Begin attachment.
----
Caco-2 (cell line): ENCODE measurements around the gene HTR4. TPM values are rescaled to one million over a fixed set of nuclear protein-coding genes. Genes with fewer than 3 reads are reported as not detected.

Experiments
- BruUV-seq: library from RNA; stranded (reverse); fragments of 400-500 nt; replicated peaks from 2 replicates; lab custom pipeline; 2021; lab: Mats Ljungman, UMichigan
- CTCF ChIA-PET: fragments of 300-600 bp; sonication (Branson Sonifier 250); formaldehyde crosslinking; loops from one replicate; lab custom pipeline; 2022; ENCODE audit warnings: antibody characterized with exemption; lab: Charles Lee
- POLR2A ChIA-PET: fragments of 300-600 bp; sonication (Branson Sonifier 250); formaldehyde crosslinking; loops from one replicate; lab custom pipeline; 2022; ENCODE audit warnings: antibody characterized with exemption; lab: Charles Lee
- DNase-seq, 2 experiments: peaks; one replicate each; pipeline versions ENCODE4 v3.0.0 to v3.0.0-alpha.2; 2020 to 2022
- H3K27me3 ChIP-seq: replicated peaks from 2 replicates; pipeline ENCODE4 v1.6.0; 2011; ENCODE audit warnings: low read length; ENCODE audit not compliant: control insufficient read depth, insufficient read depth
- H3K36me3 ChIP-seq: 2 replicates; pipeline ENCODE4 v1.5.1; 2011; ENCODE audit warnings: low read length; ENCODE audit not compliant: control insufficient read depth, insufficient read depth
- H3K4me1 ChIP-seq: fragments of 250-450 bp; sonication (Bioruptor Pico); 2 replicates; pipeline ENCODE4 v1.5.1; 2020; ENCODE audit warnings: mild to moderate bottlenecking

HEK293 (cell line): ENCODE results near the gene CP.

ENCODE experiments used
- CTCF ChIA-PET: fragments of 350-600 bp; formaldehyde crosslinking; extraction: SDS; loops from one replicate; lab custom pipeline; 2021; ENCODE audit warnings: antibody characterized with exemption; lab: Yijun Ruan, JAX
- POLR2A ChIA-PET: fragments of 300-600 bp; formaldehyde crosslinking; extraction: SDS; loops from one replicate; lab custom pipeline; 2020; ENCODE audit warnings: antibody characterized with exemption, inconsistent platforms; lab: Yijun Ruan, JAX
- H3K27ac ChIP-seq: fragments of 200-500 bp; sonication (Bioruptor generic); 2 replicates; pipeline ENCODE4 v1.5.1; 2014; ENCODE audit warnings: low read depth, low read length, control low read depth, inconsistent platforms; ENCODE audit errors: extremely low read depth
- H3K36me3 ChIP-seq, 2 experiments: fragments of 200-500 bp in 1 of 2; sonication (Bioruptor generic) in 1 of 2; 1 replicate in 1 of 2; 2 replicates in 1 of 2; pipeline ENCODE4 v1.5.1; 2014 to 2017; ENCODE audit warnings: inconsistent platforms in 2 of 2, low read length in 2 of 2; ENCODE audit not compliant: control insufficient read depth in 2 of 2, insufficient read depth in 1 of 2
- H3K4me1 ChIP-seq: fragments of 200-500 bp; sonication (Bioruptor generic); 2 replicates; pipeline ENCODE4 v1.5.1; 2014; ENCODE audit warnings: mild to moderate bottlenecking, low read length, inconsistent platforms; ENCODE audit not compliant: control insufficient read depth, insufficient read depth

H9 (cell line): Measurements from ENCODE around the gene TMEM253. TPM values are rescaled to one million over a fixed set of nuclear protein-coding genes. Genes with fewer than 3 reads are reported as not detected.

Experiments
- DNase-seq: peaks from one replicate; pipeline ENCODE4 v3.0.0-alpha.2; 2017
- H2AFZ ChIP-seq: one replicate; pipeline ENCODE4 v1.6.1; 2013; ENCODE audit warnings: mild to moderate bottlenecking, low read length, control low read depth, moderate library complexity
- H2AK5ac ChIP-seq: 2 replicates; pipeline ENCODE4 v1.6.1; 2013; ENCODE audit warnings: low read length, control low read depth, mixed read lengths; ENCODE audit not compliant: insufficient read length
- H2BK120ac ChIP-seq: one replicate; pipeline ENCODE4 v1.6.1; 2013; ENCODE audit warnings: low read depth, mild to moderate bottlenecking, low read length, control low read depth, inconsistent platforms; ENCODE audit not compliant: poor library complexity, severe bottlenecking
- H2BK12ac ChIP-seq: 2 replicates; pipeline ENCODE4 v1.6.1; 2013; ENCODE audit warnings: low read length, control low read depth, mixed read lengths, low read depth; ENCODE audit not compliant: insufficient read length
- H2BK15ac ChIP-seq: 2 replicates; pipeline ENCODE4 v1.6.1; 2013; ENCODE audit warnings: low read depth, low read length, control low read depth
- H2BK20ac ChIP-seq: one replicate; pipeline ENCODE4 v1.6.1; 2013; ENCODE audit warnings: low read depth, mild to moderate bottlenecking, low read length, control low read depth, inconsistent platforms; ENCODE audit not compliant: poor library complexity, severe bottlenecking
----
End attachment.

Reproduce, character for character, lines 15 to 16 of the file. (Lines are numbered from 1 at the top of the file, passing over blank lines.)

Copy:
- H3K36me3 ChIP-seq, 2 experiments: fragments of 200-500 bp in 1 of 2; sonication (Bioruptor generic) in 1 of 2; 1 replicate in 1 of 2; 2 replicates in 1 of 2; pipeline ENCODE4 v1.5.1; 2014 to 2017; ENCODE audit warnings: inconsistent platforms in 2 of 2, low read length in 2 of 2; ENCODE audit not compliant: control insufficient read depth in 2 of 2, insufficient read depth in 1 of 2
- H3K4me1 ChIP-seq: fragments of 200-500 bp; sonication (Bioruptor generic); 2 replicates; pipeline ENCODE4 v1.5.1; 2014; ENCODE audit warnings: mild to moderate bottlenecking, low read length, inconsistent platforms; ENCODE audit not compliant: control insufficient read depth, insufficient read depth